verb (used with object), ben·e·fit·ed or ben·e·fit·ted, ben·e·fit·ing or ben·e·fit·ting.
verb (used without object), ben·e·fit·ed or ben·e·fit·ted, ben·e·fit·ing or ben·e·fit·ting.
Origin of benefit
Synonyms for benefit
Examples from the Web for benefitting
Contemporary Examples of benefitting
Even though Hackney sees Democrats benefitting, he says initiatives like his should not be viewed as partisan.Can Dems Ride Pot High to Victory?
May 1, 2014
Walgreens and Rite Aid—seeing the glowing publicity CVS is benefitting from—will quickly follow suit.The War on Smoking Didn’t Save My Mother’s Life, but It Could Save Many More
February 5, 2014
As the economy recovers and tourism has begun taking off again (see Chicago hotel boom) Priceline is benefitting.Priceline Stock Breaks Through $1,000 Barrier
September 19, 2013
Pinterest Please support our Women in the World boutique, featuring products by, for and benefitting women.Women in the World Social Media Engagement: Get Social!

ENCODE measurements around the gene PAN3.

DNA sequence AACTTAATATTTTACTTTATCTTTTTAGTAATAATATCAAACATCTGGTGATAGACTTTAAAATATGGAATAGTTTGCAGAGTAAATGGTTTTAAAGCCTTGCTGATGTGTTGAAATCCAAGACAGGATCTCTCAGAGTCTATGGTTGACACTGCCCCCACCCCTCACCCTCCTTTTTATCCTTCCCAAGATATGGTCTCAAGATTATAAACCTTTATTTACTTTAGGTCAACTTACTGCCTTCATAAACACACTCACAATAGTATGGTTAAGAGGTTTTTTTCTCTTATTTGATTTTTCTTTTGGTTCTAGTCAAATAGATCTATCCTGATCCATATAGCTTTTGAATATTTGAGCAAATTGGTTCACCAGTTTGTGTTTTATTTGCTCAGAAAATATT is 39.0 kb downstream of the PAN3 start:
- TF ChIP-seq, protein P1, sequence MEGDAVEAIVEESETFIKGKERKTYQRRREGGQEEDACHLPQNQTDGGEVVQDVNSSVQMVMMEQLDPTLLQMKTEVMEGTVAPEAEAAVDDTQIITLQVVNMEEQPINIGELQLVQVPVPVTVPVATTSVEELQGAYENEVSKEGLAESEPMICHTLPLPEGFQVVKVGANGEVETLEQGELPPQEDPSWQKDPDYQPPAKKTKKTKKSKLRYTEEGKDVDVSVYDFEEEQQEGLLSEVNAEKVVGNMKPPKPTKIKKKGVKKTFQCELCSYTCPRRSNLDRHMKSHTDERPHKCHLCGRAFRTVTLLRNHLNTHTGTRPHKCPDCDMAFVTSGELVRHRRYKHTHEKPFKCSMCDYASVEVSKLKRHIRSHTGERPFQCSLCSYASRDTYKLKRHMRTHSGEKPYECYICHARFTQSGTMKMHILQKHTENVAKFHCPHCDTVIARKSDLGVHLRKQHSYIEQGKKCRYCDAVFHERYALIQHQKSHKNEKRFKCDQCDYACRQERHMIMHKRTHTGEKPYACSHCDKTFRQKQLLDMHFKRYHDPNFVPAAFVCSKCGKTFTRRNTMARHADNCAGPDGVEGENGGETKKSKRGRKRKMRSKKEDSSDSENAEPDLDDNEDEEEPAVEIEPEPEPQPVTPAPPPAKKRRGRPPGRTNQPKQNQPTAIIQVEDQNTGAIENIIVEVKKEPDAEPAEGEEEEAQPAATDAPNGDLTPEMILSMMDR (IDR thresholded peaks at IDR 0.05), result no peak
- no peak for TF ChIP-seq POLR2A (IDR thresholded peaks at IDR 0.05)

The Daily Beast
February 24, 2012
It is a high-dollar, mutually agreeable tango, benefitting the network and the players, just like the James special.The LeBron James Show
July 8, 2010
Historical Examples of benefitting
It had been peopled after two or three winters which Mme. Bourjot had spent in Nice under pretext of benefitting her health.Rene Mauperin
Edmond de Goncourt and Jules de Goncourt
He was benefitting his race; and though I do not see much similarity between his case and yours, you had better go to Nova Zembla.The Orpheus C. Kerr Papers. Series 2
Robert H. Newell
It will be remembered that he stated his intention of benefitting Cibber by taking the Patent (see ante, p. 42).
I think nothing is really pleasure as compared with the blessedness of benefitting others.The Harvest of Years
Martha Lewis Beckwith Ewell
He had no hope of benefitting his creditors in his present situation, or of assisting himself.The Trial of Charles Random de Berenger, Sir Thomas Cochrane,
William Brodie Gurney
- an allowance paid by the government as for sickness, unemployment, etc, to which a person is entitled under social security or the national insurance scheme
- any similar allowance in various other countries
verb -fits, -fiting or -fited or esp US -fits, -fitting or -fitted
Word Origin for benefit
late 14c., "good or noble deed," also "advantage, profit," from Anglo-French benfet "well-done," from Latin benefactum "good deed," from bene facere (see benefactor). Meaning "performance or entertainment to raise money for some charitable cause" is from 1680s.
late 15c., from benefit (n.). Related: Benefited; benefiting.
see give the benefit.